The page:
So what is coffee? Originally from Ethiopia it has, over the last 500 years become one of the most popular beverages in the world. It grows mainly around the equator regions, but extends as far south at southern Brazil and Madagascar, and as high north as Mexico and Nepal. It grows on an evergreen bush which, if left un-pruned, can reach 10 meters tall.
Robusta vs. Arabica
There are generally two types of coffee that are cultivated. These are Arabica and Robusta. Arabica is considered to be higher quality and makes up most of the world coffee production. Robusta exhibits a more bitter taste due to the higher amount of Pyrazine in the bean. As a result Robusta is sometimes used in lower quality coffees to give that distinctive, strong, bitter flavour. Robusta also has a higher caffeine content of about 2.5% – 2.8% to Arabica’s 1.4% – 1.7%. Robusta also has higher yields and will grow in harsher conditions that Arabica, making it perfect for cultivation in dryer conditions, or where pests are more prevalent. Most of the Robusta is grown in Vietnam, Africa, and Brazil.
Almost all specialty coffee is Arabica. The flavour is smoother, more refined, and has greater complexity. With most high quality Arabica coffee being grown in shaded areas, the bushes yield less fruit, but with greater flavour.
How much coffee is produced?
Over 60% of the worlds coffee is produced in just 4 countries, these are Brazil, Vietnam, Indonesia, and Colombia with 34% of all coffee in the world coming from Brazil alone. Coffee is second only to oil as the biggest traded commodity in the world, with over 100 million people in developing countries dependant on the trade of coffee.
Other countries that produce coffee are places such as India, Guatemala, El Salvador, Ethiopia, Peru and Papua New Guinea to name a few.
Coffee develops on the bush as a berry, with a seed inside, the seed being the coffee bean. Once picked, the fruit of the berry is removed and the seeds washed before being laid out to dry. Some beans are then further scrubbed to clean them further. What you are left with is a green coffee bean which must then be roasted.
Roasting is usually done on a commercial scale with very large roasters able to roast hundred, if not thousands of kilograms an hour. However, most specialty roasting is done in smaller roaster with a capacity anywhere from 1kg to 100kg, this way smaller quantities can be roasted and it enables the roaster to have a finer degree of control over the operation.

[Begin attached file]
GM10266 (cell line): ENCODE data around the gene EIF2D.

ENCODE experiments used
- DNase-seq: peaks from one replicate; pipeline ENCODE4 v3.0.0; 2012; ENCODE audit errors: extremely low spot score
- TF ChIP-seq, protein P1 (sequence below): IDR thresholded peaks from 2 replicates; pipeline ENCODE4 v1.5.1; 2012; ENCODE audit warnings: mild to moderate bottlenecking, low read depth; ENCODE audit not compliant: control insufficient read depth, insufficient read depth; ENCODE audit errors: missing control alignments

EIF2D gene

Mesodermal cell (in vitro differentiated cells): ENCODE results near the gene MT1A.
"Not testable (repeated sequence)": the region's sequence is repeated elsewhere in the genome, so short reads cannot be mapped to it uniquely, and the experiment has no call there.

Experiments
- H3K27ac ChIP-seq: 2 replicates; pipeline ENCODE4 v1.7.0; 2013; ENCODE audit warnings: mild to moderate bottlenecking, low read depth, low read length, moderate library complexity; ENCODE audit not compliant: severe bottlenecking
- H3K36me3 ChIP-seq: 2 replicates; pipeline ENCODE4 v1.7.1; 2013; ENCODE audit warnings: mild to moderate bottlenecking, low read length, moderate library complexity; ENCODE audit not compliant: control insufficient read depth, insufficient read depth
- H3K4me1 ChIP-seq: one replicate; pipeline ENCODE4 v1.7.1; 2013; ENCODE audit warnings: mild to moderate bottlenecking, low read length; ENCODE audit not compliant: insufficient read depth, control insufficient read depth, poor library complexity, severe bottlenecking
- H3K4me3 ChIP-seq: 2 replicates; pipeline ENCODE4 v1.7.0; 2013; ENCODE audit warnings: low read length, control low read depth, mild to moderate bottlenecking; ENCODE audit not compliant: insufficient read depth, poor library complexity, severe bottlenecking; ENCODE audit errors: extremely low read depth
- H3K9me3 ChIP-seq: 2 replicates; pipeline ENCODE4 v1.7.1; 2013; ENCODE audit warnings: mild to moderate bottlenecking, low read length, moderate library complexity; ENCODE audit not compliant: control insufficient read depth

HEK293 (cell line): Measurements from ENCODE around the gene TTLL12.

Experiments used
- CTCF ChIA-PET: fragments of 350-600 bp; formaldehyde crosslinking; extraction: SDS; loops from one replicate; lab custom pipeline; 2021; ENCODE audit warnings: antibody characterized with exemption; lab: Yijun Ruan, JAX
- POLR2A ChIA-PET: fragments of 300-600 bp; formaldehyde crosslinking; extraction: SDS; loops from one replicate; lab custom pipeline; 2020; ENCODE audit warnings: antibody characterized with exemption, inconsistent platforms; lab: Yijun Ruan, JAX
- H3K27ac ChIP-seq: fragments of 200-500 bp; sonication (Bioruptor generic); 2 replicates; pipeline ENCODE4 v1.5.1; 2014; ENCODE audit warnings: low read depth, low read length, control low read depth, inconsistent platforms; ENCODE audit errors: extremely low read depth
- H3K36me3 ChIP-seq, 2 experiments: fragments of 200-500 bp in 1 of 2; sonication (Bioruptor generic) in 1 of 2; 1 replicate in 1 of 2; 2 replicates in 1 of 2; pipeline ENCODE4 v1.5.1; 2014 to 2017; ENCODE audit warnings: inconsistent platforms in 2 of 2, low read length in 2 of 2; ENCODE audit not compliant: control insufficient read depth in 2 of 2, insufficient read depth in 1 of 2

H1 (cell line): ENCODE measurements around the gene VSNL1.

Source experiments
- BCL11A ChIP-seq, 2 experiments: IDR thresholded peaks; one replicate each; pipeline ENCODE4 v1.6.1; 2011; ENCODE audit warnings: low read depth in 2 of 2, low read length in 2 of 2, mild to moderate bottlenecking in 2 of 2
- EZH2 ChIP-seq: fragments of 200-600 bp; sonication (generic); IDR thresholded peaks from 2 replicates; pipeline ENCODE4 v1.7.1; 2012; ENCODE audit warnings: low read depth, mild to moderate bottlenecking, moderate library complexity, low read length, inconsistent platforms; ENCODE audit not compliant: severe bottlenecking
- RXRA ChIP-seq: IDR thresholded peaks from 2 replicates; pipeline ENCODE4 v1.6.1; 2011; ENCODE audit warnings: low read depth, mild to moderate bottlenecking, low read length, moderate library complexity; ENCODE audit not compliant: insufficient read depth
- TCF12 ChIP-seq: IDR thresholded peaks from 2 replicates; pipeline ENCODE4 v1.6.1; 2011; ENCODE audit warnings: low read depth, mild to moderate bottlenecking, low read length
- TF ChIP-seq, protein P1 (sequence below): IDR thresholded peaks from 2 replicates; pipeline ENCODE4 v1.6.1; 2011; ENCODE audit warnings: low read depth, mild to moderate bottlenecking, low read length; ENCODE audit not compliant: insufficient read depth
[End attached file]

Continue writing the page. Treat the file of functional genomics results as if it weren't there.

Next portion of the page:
It can take many years to become an expert roaster and it requires a very good knowledge of not only coffee, but also what roast works for a particular bean. Some beans will roast differently from others. They can have different sugar levels, humility levels, densities, or size. These are just some of the things a roaster must be aware of so that they can try and extract from the bean its full potential.
Preparation of coffee is important, but perhaps most important is the grind. Too coarse and your coffee will be too weak, too fine and it may be too strong. It depends on what type of coffee you are drinking. Espressos should have a finer grind, French press a coarser. Drip filters are best avoided with specialty coffee. They are not best suited to extracting the more delicate flavours of the coffee, and usually produce a very strong, acrid cup of coffee.
Coffee and Health
There are many health benefits to drinking coffee. It has been shown to fight certain types of cancer such as prostate and liver, while improving brain function and concentration. Some studies have also shown a positive impact on heart function.
The antioxidants in coffee have been shown to stop free radicals in the body from being able to cause cell damage.
There is, with any food product, down sides. However, with coffee these play a small role. Coffee is simply not for some people. Those with some forms of heart or circulatory problems can experience heart ‘flutters’ or more serious effects. Instant coffee (which is best avoided all together) also has elevated levels of Acrylamide which can cause health problems as in large doses is toxic.
Overall, coffees positive health benefits out weigh the negative, but as with any food product, it should be consumed in moderation. Drinking 10 straight espressos is not likely to kill you, so much as leaving you feeling very nauseous. If you do feel bad side effects from consuming coffee, you really should see a doctor.
Ciao for now